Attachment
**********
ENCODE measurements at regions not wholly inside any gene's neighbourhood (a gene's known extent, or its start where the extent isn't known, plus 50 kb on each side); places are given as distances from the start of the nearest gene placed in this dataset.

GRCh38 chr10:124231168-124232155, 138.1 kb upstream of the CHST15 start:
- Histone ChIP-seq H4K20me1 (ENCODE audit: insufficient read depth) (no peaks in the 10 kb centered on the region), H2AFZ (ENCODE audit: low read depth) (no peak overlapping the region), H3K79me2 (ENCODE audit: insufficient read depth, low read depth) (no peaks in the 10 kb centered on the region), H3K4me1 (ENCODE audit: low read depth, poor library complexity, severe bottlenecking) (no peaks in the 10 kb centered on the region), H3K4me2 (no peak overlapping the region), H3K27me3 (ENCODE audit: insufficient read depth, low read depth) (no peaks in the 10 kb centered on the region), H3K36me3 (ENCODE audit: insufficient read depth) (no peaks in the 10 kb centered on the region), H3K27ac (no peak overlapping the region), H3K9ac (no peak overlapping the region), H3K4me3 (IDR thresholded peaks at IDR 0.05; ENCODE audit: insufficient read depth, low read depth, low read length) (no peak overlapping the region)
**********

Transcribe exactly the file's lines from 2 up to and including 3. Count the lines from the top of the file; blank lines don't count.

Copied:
GRCh38 chr10:124231168-124232155, 138.1 kb upstream of the CHST15 start:
- Histone ChIP-seq H4K20me1 (ENCODE audit: insufficient read depth) (no peaks in the 10 kb centered on the region), H2AFZ (ENCODE audit: low read depth) (no peak overlapping the region), H3K79me2 (ENCODE audit: insufficient read depth, low read depth) (no peaks in the 10 kb centered on the region), H3K4me1 (ENCODE audit: low read depth, poor library complexity, severe bottlenecking) (no peaks in the 10 kb centered on the region), H3K4me2 (no peak overlapping the region), H3K27me3 (ENCODE audit: insufficient read depth, low read depth) (no peaks in the 10 kb centered on the region), H3K36me3 (ENCODE audit: insufficient read depth) (no peaks in the 10 kb centered on the region), H3K27ac (no peak overlapping the region), H3K9ac (no peak overlapping the region), H3K4me3 (IDR thresholded peaks at IDR 0.05; ENCODE audit: insufficient read depth, low read depth, low read length) (no peak overlapping the region)